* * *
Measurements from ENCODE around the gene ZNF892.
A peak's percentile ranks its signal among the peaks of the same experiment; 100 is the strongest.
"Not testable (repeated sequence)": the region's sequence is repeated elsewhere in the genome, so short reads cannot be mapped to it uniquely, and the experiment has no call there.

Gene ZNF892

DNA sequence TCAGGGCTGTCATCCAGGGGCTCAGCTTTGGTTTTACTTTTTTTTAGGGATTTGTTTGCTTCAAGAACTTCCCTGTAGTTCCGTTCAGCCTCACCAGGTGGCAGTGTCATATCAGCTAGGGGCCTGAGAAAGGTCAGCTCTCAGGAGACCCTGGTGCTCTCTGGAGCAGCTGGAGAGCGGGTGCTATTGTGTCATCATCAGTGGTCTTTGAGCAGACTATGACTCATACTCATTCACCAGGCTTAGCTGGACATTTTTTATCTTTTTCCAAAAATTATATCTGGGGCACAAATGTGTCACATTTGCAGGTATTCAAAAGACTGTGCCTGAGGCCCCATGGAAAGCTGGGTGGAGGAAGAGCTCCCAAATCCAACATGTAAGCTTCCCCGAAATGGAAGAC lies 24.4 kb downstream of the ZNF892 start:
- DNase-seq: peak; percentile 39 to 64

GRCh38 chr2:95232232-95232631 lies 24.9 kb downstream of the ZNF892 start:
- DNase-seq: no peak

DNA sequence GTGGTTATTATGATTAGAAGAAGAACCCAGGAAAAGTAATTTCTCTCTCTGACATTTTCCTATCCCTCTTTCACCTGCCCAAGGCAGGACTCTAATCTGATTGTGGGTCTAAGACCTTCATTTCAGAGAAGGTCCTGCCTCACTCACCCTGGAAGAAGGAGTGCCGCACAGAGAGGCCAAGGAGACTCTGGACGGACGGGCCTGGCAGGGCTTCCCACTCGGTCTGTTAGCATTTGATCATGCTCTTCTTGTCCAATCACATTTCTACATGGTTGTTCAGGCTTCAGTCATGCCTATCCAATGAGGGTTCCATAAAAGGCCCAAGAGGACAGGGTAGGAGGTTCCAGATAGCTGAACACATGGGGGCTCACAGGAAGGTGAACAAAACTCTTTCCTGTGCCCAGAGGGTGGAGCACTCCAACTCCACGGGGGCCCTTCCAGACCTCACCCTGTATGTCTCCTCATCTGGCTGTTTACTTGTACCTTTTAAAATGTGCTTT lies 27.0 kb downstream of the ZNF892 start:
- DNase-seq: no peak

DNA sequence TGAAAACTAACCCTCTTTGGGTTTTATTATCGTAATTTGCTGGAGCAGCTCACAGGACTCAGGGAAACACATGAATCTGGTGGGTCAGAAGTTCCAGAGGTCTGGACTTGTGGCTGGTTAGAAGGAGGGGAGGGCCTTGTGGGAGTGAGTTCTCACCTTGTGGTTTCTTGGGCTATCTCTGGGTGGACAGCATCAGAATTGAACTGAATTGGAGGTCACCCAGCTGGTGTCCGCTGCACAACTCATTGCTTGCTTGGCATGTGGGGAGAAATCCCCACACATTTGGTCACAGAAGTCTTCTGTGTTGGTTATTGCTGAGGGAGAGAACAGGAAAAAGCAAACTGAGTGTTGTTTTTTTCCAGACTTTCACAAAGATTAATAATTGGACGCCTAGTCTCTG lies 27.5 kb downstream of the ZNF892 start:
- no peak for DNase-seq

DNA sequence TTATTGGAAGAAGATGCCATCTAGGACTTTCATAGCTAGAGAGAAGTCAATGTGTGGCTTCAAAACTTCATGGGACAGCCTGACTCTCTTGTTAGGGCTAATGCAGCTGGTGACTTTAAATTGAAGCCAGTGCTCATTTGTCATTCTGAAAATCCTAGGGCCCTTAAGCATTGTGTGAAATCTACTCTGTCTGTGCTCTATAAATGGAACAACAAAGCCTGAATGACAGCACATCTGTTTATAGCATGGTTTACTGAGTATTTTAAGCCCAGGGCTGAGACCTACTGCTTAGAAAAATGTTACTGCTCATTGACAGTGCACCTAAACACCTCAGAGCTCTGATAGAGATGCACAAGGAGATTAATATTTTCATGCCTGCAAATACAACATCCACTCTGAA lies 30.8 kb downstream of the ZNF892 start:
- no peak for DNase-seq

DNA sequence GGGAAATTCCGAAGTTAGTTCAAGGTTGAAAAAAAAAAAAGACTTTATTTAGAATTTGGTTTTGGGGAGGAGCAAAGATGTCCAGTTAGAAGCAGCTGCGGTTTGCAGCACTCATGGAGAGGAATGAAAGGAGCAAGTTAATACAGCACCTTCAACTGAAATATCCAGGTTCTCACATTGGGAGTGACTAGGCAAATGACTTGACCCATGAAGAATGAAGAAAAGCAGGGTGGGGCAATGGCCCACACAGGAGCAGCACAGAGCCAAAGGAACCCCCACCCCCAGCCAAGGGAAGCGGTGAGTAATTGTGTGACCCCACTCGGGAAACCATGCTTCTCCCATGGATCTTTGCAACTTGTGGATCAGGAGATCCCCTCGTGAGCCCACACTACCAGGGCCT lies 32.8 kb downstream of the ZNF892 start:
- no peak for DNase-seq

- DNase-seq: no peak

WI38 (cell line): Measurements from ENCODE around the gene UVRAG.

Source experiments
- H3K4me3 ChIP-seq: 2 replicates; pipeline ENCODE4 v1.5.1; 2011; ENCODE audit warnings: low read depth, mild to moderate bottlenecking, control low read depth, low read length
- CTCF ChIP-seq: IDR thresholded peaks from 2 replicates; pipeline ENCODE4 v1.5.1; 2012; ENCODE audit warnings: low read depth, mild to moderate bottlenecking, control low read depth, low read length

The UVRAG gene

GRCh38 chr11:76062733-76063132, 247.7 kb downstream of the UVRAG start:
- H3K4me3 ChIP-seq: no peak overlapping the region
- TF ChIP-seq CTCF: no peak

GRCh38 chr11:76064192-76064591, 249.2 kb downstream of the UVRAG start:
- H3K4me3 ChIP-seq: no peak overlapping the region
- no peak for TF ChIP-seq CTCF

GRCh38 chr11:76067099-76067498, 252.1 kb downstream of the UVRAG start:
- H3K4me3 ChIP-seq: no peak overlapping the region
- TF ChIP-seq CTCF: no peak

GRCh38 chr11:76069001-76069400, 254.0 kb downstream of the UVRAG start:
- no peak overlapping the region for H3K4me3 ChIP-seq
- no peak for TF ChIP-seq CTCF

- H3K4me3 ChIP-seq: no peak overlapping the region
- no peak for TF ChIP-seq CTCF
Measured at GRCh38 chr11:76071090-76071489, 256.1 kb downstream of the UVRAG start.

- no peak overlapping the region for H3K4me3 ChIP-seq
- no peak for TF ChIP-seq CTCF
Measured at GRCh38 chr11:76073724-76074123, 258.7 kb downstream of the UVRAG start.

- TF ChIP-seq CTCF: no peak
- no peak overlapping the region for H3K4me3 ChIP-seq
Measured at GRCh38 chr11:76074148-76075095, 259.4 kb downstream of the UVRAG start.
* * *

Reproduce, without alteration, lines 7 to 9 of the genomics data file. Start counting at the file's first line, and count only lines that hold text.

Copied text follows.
GRCh38 chr2:95232232-95232631 lies 24.9 kb downstream of the ZNF892 start:
- DNase-seq: no peak

DNA sequence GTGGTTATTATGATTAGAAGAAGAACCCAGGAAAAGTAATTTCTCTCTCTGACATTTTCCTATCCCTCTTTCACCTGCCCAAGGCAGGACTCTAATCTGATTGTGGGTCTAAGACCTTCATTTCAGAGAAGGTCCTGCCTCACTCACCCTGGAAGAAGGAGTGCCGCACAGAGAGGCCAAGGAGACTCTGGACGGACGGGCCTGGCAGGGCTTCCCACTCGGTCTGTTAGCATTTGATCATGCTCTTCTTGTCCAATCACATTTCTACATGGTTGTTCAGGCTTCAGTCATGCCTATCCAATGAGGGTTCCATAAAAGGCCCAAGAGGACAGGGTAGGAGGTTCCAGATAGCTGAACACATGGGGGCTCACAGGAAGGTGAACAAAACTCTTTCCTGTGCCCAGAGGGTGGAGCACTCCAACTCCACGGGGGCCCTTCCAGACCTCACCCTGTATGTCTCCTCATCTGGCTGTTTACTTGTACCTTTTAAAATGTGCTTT lies 27.0 kb downstream of the ZNF892 start: